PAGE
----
Ireland’s Fascinating Burren


NOT everyone found it fascinating. Some saw it as little more than a barren, rocky wilderness. “There is not water enough to drown a man, wood enough to hang one, nor earth enough to bury him,” said English Lieutenant General Edmund Ludlow, sometime after his visit there in 1651.

Most visitors, though, are captivated by it. Naturalists, botanists, archaeologists, historians, and thousands of others who regularly come here have many different reasons for seeing it as “a fascinating and awesome stretch of land.” Where is this place? Why does it appeal to so many different people?

“A Place of Rocks”

It is at the very edge of Europe​—on the west coast of Ireland, between the world-famous Cliffs of Moher to the south and Galway Bay to the north. It is called the Burren. The name comes from the Irish word boireann, and it means “a place of rocks.”

Rock dominates the landscape. “Exposed by some quirk of geology,” says one guidebook, in many places “huge pavements of grey limestone dotted with massive boulders stretch as far as the eye can see.” The whole Burren area, in fact, is a vast limestone deposit that covers some 500 square miles [1,300 sq km]. Much of this “mysterious brooding moonscape” seems totally devoid of any soil.

Like “a Huge Storage Heater”

Wind and rain have sculpted the limestone pavements or slabs, known as clints, into some wondrous shapes and forms, giving the Burren a dramatic, stark beauty all its own. But it was not the unique beauty of the Burren that first attracted the people who settled here thousands of years ago. They were more interested in the Burren’s remarkable ability to provide year-round grazing for their cattle.

The large expanse of limestone​—over 3,000 feet [over 900 m] deep in places—​acts “as a huge storage heater, soaking up warmth in summer and slowly emitting it in winter.” Along with the moderating influence of the ocean temperatures, this created a very attractive farming environment for those early settlers.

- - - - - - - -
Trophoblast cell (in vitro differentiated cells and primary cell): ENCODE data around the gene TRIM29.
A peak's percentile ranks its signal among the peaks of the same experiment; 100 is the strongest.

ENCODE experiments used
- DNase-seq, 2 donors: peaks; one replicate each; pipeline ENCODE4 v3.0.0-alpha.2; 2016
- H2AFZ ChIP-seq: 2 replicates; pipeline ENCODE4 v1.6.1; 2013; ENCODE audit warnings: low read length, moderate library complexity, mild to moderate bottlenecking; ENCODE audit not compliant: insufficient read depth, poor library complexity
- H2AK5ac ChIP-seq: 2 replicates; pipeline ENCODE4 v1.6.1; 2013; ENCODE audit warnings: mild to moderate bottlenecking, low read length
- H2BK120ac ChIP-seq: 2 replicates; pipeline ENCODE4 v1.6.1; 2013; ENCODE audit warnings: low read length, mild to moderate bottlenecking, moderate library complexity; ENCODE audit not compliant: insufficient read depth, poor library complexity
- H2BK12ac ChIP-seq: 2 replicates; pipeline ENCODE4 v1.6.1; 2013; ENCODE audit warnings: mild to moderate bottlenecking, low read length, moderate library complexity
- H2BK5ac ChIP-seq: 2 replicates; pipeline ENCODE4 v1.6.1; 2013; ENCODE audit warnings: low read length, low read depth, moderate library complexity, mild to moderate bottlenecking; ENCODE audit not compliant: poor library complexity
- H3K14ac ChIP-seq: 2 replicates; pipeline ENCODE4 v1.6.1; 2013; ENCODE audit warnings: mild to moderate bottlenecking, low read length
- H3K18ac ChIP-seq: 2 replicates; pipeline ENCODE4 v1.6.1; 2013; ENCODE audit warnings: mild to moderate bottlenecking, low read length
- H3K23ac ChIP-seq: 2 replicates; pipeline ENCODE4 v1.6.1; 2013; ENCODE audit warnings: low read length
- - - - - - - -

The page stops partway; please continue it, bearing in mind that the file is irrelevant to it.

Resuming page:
Early Builders in the Burren

Past generations, such as those early farmers, left their mark all over the Burren landscape. There are dozens of megalithic tombs. One of the most famous of these is the Poulnabrone dolmen, built long before the time of Christ. What we see today, of course, is only the bare skeleton of the original tomb​—just the huge limestone slabs that the ancient builders used to construct this memorial to their “special dead.” When it was first built, say the experts, the tomb was covered with an imposing heap of stones and earth.

Long before the Celts arrived in Ireland, inhabitants of the Burren left evidence of their  presence in the form of stone burial places that are called wedge tombs because of their particular wedge shape. In 1934, at a place called Gleninsheen, a young man found what he thought was a “queer looking thing.” This turned out to be a beautifully manufactured gold collar​—now seen as “one of the finest achievements of Irish Later Bronze Age goldsmiths.”

Great mystery surrounds these ancient peoples. Who exactly were they? What did they believe? What was the purpose of their buildings, such as those on the exposed summit of what is called Turlough Hill? Was this enigmatic site an ancient hill fort, or was it set aside as a sacred place for some special religious rituals? No one really knows.

Later communities built countless stone or earthen ringforts, ancient fortified homesteads. They were followed by the builders of the many churches, monasteries, and castles.

The Underground Burren